Hedgie Blasts Off!

Hedgie Blasts Off! Cover

Hedgie Blasts Off!

By Jan Brett; Jan Brett (Illustrator)

Putnam Publishing Group, Hardcover, 9780399246210, 32pp.

Publication Date: September 7, 2006

Description
More than anything Hedgie wants to be an astronaut and travel into space. He gets his chance the day the geyser, Big Sparkler, starts to sputter and fade, disappointing all the alien tourists, who fly to the tiny planet of Mikkop to throw coins into Big Sparkler and look at the strange flowers that survive on its sparkles.

Because only Hedgie can fit into a small space ship, he flies to Mikkop, where he not only finds out what is clogging up Big Sparkler, but fixes the problem in a most unusual way. He returns home a hero amid cheers from the aliens and the scientists back at the Star Lab.

With an amazing gatefold illustration of Hedgie bursting out of Big Sparkler this is not only one of Jan Brett's most inventive books, but it's one of the funniest. Fans will love the unusual setting as they laugh along with a wild cast of characters, including comic aliens, canine scientists and bird reporters.

So jump on a spaceship and take a ride to Big Sparkler. You'll be glad you made the trip.



About the Author
With over thirty four million books in print, Jan Brett is one of the nation's foremost author illustrators of children's books. Jan lives in a seacoast town in Massachusetts, close to where she grew up. During the summer her family moves to a home in the Berkshire Hills of Massachusetts.As a child, Jan Brett decided to be an illustrator and spent many hours reading and drawing. She says, "I remember the special quiet of rainy days when I felt that I could enter the pages of my beautiful picture books. Now I try to recreate that feeling of believing that the imaginary place I'm drawing really exists. The detail in my work helps to convince me, and I hope others as well, that such places might be real."As a student at the Boston Museum School, she spent hours in the Museum of Fine Arts. "It was overwhelming to see the room-size landscapes and towering stone sculptures, and then moments later to refocus on delicately embroidered kimonos and ancient porcelain," she says. "I'm delighted and surprised when fragments of these beautiful images come back to me in my painting."Travel is also a constant inspiration. Together with her husband, Joe Hearne, who is a member of the Boston Symphony Orchestra, Jan visits many different countries where she researches the architecture and costumes that appear in her work. "From cave paintings to Norwegian sleighs, to Japanese gardens, I study the traditions of the many countries I visit and use them as a starting point for my children's books."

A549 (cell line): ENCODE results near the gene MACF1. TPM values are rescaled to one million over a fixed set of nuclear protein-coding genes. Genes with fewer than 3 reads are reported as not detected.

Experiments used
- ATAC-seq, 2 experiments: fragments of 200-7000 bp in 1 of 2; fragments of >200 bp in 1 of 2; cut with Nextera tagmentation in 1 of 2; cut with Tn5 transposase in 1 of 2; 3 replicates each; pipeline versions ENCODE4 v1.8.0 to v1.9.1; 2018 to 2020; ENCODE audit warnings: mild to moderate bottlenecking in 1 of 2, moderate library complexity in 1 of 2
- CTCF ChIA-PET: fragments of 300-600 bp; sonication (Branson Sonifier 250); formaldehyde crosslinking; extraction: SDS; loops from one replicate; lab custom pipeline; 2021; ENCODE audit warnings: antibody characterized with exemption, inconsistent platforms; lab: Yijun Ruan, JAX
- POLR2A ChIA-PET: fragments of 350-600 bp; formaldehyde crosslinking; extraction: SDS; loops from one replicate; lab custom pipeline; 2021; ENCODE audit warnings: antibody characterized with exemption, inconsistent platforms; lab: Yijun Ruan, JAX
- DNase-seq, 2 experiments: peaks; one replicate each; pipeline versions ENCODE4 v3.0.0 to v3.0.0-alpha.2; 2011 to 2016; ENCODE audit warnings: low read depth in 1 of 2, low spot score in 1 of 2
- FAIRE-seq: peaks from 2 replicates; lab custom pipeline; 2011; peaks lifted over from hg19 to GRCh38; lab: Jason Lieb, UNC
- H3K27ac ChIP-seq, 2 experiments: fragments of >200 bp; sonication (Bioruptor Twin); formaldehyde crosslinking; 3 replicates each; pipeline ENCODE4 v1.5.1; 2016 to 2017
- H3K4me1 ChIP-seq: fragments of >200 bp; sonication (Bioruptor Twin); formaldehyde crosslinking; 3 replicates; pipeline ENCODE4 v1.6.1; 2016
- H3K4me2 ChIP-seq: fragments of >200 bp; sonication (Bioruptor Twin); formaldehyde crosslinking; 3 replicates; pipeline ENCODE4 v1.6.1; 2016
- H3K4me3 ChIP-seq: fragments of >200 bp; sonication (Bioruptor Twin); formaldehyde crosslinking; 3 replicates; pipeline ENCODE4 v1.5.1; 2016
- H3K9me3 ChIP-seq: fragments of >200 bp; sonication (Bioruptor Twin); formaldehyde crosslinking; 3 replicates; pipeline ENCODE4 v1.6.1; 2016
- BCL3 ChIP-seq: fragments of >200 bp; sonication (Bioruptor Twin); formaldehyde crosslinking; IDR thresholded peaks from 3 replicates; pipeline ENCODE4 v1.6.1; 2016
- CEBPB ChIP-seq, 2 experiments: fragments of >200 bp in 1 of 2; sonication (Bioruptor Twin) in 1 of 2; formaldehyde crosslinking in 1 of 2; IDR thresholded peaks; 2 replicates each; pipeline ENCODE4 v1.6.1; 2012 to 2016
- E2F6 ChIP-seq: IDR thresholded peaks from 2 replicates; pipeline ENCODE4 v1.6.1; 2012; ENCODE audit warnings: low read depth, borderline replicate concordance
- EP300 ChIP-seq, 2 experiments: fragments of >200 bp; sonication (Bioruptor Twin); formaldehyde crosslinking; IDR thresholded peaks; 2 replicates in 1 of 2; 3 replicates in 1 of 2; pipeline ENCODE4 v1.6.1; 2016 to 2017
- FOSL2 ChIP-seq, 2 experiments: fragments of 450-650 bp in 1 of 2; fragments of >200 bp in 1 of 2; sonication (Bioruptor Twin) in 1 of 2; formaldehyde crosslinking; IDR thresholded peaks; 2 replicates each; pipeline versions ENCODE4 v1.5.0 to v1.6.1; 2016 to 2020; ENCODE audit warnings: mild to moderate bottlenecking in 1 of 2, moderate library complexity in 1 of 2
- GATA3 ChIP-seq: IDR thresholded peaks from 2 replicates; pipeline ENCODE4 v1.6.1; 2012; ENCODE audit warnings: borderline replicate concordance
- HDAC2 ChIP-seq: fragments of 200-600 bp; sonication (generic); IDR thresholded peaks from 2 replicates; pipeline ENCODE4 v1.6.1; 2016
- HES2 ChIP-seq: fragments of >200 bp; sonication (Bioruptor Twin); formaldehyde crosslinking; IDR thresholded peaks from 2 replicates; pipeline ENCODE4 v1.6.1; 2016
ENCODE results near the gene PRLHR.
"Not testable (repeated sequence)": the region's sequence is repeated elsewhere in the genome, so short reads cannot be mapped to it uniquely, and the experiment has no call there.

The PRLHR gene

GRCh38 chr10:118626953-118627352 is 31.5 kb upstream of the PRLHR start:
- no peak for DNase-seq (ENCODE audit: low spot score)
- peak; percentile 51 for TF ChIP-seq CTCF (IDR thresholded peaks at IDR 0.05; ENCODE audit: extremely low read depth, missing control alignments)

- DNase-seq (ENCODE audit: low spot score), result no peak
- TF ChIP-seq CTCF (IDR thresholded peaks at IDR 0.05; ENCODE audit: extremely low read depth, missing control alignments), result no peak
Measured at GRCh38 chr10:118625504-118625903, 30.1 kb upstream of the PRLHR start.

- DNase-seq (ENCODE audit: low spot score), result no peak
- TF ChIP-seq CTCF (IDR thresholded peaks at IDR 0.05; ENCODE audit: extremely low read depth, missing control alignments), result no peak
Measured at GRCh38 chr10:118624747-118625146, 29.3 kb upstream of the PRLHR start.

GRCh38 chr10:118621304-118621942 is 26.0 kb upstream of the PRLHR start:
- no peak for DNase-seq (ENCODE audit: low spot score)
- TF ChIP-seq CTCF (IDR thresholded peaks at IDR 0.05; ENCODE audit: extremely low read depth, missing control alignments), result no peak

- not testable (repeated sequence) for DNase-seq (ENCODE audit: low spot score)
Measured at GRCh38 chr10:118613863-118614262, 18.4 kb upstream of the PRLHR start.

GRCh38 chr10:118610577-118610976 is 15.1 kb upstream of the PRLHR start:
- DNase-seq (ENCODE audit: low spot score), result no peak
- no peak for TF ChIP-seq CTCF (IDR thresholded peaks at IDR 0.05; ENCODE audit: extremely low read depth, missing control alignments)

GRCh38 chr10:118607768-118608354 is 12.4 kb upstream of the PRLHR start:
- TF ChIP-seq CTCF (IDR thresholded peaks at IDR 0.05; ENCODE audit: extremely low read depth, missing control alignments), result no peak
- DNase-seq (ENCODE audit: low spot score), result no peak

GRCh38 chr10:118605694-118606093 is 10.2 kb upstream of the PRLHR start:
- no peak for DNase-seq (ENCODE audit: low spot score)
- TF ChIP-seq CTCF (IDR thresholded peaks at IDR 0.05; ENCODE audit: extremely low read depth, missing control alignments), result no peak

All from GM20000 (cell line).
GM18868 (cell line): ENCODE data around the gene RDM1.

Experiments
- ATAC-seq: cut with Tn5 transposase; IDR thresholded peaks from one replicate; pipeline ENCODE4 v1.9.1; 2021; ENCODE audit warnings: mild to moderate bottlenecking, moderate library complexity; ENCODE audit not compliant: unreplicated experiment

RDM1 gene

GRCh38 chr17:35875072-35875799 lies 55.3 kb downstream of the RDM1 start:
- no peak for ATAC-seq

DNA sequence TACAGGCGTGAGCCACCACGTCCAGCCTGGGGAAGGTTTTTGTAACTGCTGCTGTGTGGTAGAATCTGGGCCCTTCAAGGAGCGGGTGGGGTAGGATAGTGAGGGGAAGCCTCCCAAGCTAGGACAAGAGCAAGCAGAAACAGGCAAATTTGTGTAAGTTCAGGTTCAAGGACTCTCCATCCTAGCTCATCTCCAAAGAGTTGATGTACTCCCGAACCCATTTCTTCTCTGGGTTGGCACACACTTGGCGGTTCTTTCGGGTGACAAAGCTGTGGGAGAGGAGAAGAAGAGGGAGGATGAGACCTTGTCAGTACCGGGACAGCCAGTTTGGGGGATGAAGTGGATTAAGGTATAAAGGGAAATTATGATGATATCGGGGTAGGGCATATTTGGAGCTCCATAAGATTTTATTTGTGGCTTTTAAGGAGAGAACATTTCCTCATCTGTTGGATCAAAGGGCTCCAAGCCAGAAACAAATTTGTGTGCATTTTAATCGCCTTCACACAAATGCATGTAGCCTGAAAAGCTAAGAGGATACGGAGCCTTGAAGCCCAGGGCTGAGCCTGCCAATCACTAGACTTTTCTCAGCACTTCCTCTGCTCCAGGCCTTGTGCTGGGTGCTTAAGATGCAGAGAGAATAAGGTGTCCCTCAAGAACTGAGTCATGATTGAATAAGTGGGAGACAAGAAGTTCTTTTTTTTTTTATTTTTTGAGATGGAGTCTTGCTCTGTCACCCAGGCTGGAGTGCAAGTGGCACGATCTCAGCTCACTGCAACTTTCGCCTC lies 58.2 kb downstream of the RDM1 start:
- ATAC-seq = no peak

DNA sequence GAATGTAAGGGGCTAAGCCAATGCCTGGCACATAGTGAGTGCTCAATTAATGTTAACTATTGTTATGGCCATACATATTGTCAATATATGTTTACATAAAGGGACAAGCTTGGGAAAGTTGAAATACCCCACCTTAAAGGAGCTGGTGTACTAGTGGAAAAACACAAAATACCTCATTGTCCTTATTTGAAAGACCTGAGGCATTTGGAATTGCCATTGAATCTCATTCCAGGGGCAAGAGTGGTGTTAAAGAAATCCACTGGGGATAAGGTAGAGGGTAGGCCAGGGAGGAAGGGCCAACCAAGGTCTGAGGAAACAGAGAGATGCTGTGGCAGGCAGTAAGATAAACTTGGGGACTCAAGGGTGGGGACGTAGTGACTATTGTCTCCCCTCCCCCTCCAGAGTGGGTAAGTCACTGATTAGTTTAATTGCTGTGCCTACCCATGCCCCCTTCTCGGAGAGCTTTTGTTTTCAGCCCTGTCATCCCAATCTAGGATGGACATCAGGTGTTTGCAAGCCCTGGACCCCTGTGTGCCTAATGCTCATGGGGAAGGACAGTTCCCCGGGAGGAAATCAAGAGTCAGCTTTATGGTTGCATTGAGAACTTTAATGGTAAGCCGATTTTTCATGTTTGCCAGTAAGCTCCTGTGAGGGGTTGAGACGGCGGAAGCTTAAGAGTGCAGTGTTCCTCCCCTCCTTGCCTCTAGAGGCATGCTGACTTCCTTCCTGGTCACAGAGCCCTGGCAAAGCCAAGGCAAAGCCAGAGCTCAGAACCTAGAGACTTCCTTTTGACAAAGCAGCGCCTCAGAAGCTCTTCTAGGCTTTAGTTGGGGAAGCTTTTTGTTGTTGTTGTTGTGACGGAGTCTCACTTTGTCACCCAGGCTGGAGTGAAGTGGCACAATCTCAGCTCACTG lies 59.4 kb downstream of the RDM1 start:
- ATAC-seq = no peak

With over thirty four million books in print, Jan Brett is one of the nation's foremost author illustrators of children's books. Jan lives in a seacoast town in Massachusetts, close to where she grew up. During the summer her family moves to a home in the Berkshire Hills of Massachusetts.As a child, Jan Brett decided to be an illustrator and spent many hours reading and drawing. She says, "I remember the special quiet of rainy days when I felt that I could enter the pages of my beautiful picture books. Now I try to recreate that feeling of believing that the imaginary place I'm drawing really exists. The detail in my work helps to convince me, and I hope others as well, that such places might be real."As a student at the Boston Museum School, she spent hours in the Museum of Fine Arts. "It was overwhelming to see the room-size landscapes and towering stone sculptures, and then moments later to refocus on delicately embroidered kimonos and ancient porcelain," she says. "I'm delighted and surprised when fragments of these beautiful images come back to me in my painting."Travel is also a constant inspiration. Together with her husband, Joe Hearne, who is a member of the Boston Symphony Orchestra, Jan visits many different countries where she researches the architecture and costumes that appear in her work. "From cave paintings to Norwegian sleighs, to Japanese gardens, I study the traditions of the many countries I visit and use them as a starting point for my children's books."